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Market Boy review at Union Theatre, London – ‘a riotously overstuffed slice of 1980s nostalgia’

Market Boy at Union Theatre, London
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David Eldridge’s hymn to the 1980s, written in 2006, is a huge undertaking. It requires a large cast playing multiple roles to bring to life Romford’s historic street market. In Nicky Allpress’ production at the tiny Union Theatre, there are almost as many performers barking sales patter and brutally bantering as there are audience members.

Into this melee comes Boy, a shy 13-year-old (Tommy Knight) whose mum makes him find a job on a shoe stall to get him out of the house. Shown the ways of market life by the stall owner (Andy Umerah), Boy transforms from a tongue-tied teen to a full-blown trader as the economy staggers through boom and bust.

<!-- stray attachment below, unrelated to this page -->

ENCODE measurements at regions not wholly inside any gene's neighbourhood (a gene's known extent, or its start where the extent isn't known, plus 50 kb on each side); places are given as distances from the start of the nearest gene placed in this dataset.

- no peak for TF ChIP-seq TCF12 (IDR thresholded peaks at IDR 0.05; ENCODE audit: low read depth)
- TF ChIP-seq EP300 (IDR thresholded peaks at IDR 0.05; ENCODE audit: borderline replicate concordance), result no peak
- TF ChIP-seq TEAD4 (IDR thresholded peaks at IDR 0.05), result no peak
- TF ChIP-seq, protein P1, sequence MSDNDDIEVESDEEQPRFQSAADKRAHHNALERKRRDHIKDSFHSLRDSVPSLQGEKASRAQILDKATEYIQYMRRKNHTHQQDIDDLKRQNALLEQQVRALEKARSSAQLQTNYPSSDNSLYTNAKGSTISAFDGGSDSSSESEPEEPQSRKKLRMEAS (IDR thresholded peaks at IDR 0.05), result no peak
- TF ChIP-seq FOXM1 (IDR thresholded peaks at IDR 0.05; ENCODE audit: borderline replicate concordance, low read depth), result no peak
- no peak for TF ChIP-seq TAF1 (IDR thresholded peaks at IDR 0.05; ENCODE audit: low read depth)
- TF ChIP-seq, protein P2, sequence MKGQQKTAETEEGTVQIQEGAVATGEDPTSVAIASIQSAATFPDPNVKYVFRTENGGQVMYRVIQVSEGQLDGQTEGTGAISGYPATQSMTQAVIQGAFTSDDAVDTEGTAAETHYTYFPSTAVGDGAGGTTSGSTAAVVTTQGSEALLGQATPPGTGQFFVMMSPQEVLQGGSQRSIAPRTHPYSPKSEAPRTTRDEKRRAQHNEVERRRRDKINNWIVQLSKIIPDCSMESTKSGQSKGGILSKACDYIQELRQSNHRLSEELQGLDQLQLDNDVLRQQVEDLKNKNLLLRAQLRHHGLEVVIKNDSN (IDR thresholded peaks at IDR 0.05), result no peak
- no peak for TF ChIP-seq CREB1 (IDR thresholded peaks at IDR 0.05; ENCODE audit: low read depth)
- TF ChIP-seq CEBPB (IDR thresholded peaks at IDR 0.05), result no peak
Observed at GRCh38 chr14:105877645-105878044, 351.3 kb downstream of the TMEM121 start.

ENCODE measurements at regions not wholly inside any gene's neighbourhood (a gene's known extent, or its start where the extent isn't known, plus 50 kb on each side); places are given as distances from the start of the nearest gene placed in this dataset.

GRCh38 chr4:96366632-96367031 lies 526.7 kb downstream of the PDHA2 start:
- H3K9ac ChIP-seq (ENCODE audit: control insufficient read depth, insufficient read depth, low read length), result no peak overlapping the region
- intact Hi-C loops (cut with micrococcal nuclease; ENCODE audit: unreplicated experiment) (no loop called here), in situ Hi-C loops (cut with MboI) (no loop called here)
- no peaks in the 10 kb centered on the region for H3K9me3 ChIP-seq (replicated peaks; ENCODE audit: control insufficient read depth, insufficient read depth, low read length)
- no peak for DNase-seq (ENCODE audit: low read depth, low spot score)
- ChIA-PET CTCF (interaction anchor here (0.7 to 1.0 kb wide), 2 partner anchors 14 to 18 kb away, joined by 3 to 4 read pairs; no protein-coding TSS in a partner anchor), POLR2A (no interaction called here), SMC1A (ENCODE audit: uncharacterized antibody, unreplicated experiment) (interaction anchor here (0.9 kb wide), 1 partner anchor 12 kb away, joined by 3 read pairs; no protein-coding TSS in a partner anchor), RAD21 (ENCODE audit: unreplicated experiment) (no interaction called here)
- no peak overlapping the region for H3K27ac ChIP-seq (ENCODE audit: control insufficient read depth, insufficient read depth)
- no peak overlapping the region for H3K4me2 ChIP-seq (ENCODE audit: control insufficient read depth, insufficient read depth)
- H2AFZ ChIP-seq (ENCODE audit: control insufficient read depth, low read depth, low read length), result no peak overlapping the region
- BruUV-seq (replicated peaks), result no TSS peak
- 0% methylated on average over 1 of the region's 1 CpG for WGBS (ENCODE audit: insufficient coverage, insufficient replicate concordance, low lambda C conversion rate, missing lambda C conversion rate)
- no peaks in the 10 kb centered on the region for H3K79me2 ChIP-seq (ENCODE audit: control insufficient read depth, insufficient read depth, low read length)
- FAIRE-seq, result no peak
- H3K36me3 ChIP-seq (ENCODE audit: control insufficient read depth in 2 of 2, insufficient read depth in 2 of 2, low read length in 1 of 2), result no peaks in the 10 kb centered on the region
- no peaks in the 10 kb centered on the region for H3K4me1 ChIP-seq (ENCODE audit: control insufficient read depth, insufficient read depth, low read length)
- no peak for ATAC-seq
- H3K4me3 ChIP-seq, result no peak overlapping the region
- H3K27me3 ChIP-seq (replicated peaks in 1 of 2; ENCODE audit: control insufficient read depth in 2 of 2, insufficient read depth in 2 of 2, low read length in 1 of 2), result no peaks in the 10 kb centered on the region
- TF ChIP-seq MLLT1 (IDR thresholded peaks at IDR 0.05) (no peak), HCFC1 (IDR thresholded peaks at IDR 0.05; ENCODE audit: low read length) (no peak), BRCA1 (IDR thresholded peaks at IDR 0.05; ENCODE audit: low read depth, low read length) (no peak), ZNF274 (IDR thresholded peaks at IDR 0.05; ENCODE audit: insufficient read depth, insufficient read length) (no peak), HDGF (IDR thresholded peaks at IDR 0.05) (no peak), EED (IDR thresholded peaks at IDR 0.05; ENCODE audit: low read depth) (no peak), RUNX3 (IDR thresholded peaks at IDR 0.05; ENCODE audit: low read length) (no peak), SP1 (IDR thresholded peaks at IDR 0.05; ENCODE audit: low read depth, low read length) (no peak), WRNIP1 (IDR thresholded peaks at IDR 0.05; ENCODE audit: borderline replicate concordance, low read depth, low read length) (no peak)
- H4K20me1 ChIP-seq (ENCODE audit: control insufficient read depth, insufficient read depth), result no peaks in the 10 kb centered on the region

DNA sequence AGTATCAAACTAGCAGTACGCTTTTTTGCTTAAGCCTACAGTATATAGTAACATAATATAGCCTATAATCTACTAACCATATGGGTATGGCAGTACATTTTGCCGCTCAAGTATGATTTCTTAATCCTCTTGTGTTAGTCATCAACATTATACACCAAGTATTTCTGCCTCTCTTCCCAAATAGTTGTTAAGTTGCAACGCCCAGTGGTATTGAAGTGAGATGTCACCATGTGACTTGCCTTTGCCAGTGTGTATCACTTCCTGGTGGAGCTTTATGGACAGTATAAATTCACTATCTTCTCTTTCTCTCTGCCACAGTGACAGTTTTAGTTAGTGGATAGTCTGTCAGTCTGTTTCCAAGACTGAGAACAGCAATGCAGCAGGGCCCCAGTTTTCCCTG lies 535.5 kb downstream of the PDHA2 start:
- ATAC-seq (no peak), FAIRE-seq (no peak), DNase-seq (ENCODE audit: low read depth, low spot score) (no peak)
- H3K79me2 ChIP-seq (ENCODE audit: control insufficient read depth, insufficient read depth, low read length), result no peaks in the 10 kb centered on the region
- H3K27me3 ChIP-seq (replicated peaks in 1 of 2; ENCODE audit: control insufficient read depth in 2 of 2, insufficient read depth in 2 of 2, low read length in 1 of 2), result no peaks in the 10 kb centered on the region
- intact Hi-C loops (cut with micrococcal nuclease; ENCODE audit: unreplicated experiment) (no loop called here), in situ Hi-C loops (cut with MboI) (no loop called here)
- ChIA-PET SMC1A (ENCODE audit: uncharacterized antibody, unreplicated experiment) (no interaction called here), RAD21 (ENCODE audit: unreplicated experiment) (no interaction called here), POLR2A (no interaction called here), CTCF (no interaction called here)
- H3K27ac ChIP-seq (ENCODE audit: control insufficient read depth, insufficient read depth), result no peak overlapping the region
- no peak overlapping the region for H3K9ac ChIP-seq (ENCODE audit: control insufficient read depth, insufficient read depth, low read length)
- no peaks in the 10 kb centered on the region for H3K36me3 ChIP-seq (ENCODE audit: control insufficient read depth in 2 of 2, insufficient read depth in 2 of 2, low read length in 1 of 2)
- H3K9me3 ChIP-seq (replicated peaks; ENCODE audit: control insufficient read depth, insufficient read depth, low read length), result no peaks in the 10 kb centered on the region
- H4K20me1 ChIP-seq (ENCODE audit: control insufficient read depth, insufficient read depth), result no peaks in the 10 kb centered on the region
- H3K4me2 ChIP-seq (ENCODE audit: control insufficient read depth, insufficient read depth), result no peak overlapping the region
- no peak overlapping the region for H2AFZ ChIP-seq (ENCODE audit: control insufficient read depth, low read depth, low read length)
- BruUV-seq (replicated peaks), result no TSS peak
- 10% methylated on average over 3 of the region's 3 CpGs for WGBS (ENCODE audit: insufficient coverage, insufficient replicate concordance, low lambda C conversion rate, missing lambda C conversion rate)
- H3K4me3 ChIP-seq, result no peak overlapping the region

As a microcosm for Thatcher’s Britain, Market Boy wears its politics lightly. Eldridge’s vivid dialogue takes primacy over character and plot in portraying a specific place and time. In Allpress’ production, the nostalgia and noise are ramped up to an almost overwhelming degree, although Adam Haigh’s choreography keeps the onslaught of bodies seamlessly moving through the space.

Knight and Umerah manage to shine against Justin Williams’ overstuffed but deliciously accurate period set. There is a memorable turn from Mat Betteridge as The Toby, too, but a lack of time and space reduces the rest to caricature.

While this production is packed with colour, fun and wit, it’s hard to see what Market Boy has to say in 2019, except to remind us that the 1980s was a decade of good tunes, bad fashion and awful sexual politics.

Beginning review at National Theatre, London – ‘tender and resonant’

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Witty, if riotously overstuffed slice of 1980s nostalgia that fails to get to grips with the decade’s legacy